Generation Nation: The Politics That Tie and Bind the Most Divided Cohorts

This post originally appeared on the Greenbook blog.

Growing up, were you an avid collector of 8-tracks, records, cassettes, CDs, mp3s, or playlists?

With that answer in hand, it is instantly apparent to which generation you belong — Gen Z, Millennial, Gen X, or Boomer. People are significantly shaped by the era in which they are born. The technology that was available, the social and cultural events that took place, and the political actions that were taken while we were young impact who we are and how we react as consumers for life.

Should Brands Take a Stand?

Brands are increasingly wearing their politics on their sleeve. The CEO of Patagonia announced in a politically-tinged statement that the company is “giving away the $10 million in unplanned cash we saw as a result of last year’s irresponsible tax cut.” Expedia ran an ad during the 2017 US Presidential election that addressed racial prejudice. And of course, Nike ran an ad featuring ex-NFL player and current activist Colin Kaepernick who remains unsigned after kneeling during the national anthem to protest racial injustice and systematic oppression.

Why are brands doing this and how are the key generations reacting as a result? Together with generational research firm 747 Insights, Quester conducted a major study of more than 4000 Americans to find out. The research that is now available via subscription on Collaborata.

According to “Generation Nation 2019” more than half of all consumers say they are loyal to companies that make sincere efforts to support causes they care about. Nearly 60% of Millennials and Gen Z care about where brands stand on ethical and political matters. On the other hand, less than 50% of Gen X and Boomers say the same.

Put another way, compared to 37% of Gen X and 45% of Boomers, only 17% of Gen Z and 25% of Millennials don’t want brands to take a stand on political and social issues. As the younger generations express more interest in ethical causes than Gen X and Boomers, brands have no choice but to pay attention.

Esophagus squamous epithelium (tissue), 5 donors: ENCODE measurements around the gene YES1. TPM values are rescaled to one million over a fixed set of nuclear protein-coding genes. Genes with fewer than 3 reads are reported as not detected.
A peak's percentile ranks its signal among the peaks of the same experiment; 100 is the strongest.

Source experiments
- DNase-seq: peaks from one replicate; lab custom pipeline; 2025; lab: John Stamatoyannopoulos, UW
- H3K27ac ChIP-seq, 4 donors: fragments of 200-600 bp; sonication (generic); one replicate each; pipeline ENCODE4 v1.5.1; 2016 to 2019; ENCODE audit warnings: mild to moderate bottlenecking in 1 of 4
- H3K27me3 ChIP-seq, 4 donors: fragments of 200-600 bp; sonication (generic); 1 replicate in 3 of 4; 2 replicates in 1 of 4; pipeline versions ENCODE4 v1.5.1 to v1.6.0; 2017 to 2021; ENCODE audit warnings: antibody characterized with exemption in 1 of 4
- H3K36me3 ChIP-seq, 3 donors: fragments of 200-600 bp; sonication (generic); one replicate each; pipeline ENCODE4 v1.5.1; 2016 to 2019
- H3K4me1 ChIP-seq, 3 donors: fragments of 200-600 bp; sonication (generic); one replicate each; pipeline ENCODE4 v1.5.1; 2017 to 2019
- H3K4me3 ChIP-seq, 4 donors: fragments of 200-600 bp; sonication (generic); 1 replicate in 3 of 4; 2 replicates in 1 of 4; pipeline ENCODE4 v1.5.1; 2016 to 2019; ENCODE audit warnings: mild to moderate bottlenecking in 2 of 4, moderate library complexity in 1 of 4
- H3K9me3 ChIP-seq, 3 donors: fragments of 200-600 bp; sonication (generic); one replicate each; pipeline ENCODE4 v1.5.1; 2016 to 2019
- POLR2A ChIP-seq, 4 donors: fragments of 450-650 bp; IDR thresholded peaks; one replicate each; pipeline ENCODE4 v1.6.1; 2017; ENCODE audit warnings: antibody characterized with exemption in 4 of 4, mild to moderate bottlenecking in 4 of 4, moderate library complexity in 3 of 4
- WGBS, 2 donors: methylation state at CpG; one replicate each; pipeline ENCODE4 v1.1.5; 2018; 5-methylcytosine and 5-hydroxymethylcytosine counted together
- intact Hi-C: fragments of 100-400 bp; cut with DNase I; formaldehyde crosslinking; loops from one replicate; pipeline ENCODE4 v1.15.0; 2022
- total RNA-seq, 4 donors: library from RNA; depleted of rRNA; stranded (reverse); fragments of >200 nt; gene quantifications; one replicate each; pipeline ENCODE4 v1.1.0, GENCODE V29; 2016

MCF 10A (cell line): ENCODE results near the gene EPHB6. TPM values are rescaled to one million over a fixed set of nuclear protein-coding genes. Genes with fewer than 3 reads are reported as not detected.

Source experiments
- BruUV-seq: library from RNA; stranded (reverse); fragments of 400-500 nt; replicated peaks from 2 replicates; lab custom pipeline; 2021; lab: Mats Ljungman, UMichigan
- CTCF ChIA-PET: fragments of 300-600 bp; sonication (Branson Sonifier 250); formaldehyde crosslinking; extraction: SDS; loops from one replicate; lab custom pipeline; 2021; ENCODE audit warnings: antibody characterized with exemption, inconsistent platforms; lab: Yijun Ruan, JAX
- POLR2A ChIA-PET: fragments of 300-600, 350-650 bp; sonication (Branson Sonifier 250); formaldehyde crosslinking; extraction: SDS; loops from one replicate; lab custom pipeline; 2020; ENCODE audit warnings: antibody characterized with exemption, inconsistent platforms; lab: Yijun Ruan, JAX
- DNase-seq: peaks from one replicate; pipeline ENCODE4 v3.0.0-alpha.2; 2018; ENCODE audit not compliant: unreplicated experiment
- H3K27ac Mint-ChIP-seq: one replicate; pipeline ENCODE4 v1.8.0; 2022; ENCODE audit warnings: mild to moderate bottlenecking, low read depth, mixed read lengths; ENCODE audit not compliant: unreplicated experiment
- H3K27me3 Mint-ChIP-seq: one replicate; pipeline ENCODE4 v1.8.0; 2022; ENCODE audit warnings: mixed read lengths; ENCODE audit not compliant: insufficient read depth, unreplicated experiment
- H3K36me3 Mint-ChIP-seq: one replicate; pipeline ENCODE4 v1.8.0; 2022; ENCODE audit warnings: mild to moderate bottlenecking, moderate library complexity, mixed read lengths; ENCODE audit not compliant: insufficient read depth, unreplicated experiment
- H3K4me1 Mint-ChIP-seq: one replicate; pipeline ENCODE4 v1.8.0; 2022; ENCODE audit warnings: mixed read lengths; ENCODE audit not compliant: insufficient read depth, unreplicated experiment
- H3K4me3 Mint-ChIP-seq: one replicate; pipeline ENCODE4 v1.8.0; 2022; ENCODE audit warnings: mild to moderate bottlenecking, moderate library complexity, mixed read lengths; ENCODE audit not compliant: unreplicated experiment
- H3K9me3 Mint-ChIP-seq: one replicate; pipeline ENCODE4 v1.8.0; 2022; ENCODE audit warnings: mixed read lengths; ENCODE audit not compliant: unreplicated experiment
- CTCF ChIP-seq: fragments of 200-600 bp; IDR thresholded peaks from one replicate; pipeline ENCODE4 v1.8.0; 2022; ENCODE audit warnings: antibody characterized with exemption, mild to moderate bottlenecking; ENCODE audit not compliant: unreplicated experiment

Please continue reading addition generational insights in this post on the Greenbook blog.

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  • As President, Tim focuses on the continuous development and marketing of Quester’s products, designs, services and partnerships. Leveraging his passion to traverse beyond the known, he is instrumental in consulting with Quester’s clients. Tim is a current Board of Director with the Marketing Research Association and serves as the Co-Chair for the Association’s Insights and Strategies Conference and Corporate Researchers Conference. Tim was adopted from Seoul, South Korea when he was five months old - for which he is eternally grateful. His amazing parents had three biological children and adopted two from South Korea. Growing up, he told his brothers and sisters that he was more loved because his parents paid for him. Tim’s wife and best friend (Kate) has the toughest job in his home. She is a talented 3rd grade teacher, loving mother to their daughter (Ella) and dog (Zoey), and keeps Tim in line. He loves the “A-ha” moment that occurs every day in research. The look in someone’s eyes, the change in the tone of their voice, and the excitement when they are on the way to finding something special.

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